Making Mischief Of The Parade


The annual Celebrate Israel parade, the largest of its kind anywhere, is intended to unify our community under the umbrella of pride in the Jewish state and send that message to Israel and the world. But life is not simple, certainly not Jewish life, and the fissures that create tensions within our community over Israel have come to the surface once again in the weeks leading up to parade, which this year will mark its 50th anniversary and be held in midtown on Sunday, June 1. (See story on page 16.)

In keeping with the old saw that “no good deed goes unpunished,” the leaders of the Jewish Community Relations Council of New York (JCRC), primary sponsor of the parade, and UJA-Federation of New York, its primary funder, have come under fire from a small group of critics who falsely claim that supporters of BDS (boycott, divestments and sanctions against Israel) are being permitted to march. That claim is made by conflating those who oppose Israel’s existence as a Jewish and democratic state and those who see themselves as Zionists but oppose the West Bank settlements and the purchase of goods produced there on moral and/or security grounds.

Critics include JCC Watch, Americans for a Safe Israel, American Friends of Likud, the Zionist Organization of America and Rabbi Elie Abadie of the Edmond J. Safra Synagogue in Manhattan.

The JCRC, in a statement this week, asserted that it “carries the profound responsibility to bring together the widest possible spectrum of supporters of Israel as a Jewish and democratic state” for an event that is celebratory, not political. While the JCRC notes that it “strongly disagrees” with those who support boycotting West Bank products, it affirms that they meet the criteria for inclusion in the parade, which is apolitical in its signs and slogans.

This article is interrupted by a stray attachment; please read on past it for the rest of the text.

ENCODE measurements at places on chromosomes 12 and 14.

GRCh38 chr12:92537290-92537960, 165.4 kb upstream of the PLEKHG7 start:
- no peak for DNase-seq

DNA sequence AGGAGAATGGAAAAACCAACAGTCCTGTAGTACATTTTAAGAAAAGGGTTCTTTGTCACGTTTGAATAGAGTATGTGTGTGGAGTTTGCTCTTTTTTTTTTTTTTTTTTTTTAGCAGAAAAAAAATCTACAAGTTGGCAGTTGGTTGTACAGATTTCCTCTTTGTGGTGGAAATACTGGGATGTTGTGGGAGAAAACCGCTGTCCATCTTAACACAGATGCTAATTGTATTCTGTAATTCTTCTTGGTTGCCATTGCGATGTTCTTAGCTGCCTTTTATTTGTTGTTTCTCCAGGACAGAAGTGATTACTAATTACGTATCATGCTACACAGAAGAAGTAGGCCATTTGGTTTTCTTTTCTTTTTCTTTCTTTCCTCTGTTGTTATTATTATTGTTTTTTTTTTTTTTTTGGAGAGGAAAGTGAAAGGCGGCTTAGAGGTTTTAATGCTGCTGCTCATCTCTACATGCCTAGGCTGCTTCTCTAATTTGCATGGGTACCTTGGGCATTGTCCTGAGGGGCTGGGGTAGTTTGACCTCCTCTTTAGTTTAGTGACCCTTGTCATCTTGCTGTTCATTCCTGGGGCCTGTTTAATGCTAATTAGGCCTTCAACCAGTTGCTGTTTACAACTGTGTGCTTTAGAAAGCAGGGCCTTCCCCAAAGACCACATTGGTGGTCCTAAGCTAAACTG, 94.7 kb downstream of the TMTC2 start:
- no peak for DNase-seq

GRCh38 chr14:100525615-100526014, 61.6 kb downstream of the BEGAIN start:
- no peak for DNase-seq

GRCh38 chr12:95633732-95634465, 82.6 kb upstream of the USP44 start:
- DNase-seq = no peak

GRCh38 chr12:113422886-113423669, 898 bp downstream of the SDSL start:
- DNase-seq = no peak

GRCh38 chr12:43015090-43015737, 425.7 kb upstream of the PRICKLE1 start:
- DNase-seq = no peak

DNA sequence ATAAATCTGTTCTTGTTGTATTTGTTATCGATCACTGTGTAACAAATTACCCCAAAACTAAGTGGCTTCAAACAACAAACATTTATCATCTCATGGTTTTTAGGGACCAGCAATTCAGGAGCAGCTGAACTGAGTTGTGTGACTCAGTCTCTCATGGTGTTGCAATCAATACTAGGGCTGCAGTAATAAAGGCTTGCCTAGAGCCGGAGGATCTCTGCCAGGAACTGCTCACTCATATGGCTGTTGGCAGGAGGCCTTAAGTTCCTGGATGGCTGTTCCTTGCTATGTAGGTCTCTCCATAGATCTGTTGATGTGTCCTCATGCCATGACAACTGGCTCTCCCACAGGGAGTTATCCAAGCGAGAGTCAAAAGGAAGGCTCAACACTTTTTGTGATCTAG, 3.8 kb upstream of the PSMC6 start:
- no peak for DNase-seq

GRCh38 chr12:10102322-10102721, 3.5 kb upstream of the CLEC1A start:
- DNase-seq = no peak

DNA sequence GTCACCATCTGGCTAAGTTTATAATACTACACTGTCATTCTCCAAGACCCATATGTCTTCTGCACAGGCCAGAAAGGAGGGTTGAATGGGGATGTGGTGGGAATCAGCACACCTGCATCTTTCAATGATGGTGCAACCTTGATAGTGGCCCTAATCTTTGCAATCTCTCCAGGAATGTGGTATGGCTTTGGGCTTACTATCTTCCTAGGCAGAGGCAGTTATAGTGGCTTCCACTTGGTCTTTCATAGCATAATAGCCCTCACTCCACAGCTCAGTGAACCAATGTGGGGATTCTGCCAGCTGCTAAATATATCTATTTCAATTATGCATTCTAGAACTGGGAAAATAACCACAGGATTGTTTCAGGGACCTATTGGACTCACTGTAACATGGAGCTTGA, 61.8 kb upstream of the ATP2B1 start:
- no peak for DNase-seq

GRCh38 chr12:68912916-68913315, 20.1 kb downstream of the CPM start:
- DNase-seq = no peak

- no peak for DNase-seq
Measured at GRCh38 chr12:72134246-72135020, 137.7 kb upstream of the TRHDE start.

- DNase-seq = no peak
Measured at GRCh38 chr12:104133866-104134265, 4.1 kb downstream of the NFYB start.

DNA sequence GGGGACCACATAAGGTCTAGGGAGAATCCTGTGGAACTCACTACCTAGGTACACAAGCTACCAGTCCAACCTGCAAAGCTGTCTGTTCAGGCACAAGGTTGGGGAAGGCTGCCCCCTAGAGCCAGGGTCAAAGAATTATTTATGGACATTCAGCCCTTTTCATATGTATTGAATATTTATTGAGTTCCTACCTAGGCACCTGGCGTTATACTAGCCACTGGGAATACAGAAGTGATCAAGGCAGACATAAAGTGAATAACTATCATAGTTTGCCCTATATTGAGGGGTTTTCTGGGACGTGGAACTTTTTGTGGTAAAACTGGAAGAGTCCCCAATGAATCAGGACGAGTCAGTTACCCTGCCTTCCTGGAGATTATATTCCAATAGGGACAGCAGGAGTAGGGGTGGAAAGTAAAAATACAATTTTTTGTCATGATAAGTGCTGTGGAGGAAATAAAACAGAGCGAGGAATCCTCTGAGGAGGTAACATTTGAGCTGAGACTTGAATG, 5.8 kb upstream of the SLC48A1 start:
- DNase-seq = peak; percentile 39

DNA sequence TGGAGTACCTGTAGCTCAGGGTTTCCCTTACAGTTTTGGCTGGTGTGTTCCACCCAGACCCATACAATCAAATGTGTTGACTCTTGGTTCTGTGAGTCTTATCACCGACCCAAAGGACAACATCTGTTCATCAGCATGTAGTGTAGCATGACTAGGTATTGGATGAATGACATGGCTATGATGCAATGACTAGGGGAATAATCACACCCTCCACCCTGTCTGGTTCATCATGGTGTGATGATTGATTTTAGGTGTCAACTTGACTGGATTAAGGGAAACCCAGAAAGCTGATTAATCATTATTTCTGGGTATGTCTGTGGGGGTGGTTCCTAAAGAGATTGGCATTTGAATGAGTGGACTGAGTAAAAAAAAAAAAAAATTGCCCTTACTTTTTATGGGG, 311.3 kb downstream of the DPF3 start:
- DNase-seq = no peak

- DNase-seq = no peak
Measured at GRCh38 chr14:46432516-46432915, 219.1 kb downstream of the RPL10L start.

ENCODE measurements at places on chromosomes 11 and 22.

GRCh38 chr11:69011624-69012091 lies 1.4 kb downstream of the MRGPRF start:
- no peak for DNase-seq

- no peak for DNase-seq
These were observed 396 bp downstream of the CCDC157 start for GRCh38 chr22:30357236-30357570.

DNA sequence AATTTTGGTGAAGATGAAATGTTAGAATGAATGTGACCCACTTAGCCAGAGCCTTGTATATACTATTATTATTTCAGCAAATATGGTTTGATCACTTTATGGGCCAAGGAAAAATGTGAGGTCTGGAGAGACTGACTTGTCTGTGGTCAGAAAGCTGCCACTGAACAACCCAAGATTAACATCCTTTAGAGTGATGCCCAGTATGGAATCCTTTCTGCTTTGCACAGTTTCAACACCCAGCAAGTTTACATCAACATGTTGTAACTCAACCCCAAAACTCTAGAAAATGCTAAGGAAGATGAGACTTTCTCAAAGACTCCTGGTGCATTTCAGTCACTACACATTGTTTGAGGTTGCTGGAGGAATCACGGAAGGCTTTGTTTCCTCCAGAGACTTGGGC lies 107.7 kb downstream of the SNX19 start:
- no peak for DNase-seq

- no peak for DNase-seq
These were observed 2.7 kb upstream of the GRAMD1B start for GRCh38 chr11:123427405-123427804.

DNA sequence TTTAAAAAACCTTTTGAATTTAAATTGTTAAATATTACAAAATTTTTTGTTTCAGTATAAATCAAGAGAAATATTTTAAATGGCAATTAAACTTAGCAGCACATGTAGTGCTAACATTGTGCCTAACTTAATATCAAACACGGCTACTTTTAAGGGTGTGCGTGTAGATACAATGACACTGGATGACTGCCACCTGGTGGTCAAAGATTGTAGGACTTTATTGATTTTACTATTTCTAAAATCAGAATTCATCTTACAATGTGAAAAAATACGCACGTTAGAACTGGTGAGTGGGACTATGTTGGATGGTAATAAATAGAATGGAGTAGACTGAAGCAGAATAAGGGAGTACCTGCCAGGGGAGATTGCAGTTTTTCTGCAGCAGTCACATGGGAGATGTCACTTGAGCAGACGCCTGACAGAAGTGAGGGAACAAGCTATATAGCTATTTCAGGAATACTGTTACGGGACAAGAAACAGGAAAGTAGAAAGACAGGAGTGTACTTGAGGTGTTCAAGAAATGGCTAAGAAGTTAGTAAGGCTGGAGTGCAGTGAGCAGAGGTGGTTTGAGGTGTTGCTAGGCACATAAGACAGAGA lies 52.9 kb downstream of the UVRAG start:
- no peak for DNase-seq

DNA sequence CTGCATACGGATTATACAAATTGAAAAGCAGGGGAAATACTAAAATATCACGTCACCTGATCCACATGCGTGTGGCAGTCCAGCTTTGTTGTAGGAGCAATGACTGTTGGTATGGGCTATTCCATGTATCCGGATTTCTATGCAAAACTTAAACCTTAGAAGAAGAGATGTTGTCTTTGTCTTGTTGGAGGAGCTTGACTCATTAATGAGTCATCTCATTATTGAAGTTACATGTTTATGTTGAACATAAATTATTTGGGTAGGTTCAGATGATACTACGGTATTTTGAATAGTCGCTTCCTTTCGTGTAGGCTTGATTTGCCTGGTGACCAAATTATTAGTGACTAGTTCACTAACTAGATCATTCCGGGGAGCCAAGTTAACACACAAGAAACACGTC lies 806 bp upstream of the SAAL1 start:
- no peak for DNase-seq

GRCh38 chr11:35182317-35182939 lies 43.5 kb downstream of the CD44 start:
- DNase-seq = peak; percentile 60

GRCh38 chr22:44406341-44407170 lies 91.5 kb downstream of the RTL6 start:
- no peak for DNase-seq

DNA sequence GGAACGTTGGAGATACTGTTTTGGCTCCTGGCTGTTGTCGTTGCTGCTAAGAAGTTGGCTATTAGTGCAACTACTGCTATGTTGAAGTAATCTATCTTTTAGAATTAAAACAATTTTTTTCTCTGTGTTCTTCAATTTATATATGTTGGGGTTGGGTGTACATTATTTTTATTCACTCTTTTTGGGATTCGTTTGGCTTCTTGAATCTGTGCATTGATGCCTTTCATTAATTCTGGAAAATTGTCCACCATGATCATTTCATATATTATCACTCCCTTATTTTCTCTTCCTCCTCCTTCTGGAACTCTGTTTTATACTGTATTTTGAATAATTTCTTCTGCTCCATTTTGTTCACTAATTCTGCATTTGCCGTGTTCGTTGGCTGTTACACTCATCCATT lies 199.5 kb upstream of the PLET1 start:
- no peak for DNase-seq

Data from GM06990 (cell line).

The effect of the small group of mischief-makers, who seek to exclude rather than include, is to undermine the celebration of the Israel they proclaim to love, and to sow dissonance and disagreement in a community that often feels sufficiently embattled already from outside enemies.

Particularly offensive is a JCC Watch flyer promoting a rally set for this past Tuesday in front of UJA-Federation headquarters, and urging the public to “say no to BDS groups” at the parade. It features a 1933 photo of Nazi storm troopers putting up a sign on a Berlin store that says, in German, “Do not buy from Jews.”

The JCC Watch tagline proclaims: “It starts with boycotts.”

The attempt to compare critics of Israel’s settlements policy with the Nazis is outrageous at best.

One of the threads that bind Jews together is a sense of peoplehood and collectivity, and a commitment to maintain the survival and growth of Jewish life. Yet those who call for disruption of the parade, claiming that enemies of Israel are being allowed to march, drive a wedge between groups who share a love for Israel, though they may express it in passionately differing political ways.

Notable figures like author Amos Oz and entertainer Theodore Bikel — not to mention a large percentage of Israelis who serve and protect the Jewish state — would be banned from marching by those who proclaim that if you don’t love all of Israel, including the West Bank settlements, you are anti-Israel.

What we need, as a people, is more reasons to come together, including opportunities to discuss these complex issues with civility. What the critics insist on, though, is the limited path to supporting Israel their way — or be marginalized and dismissed as an outsider, or enemy.

The Book of Ecclesiastes says there is “a season for everything,” including “a time for tearing down and a time for building up.” This June 1 should be a day set aside for “building up.”

By all means let us debate Israeli politics and security throughout the year. But for that one day we should put aside our differences to rejoice together in the miracle of a Jewish state in our lifetime.

Am Yisrael chai.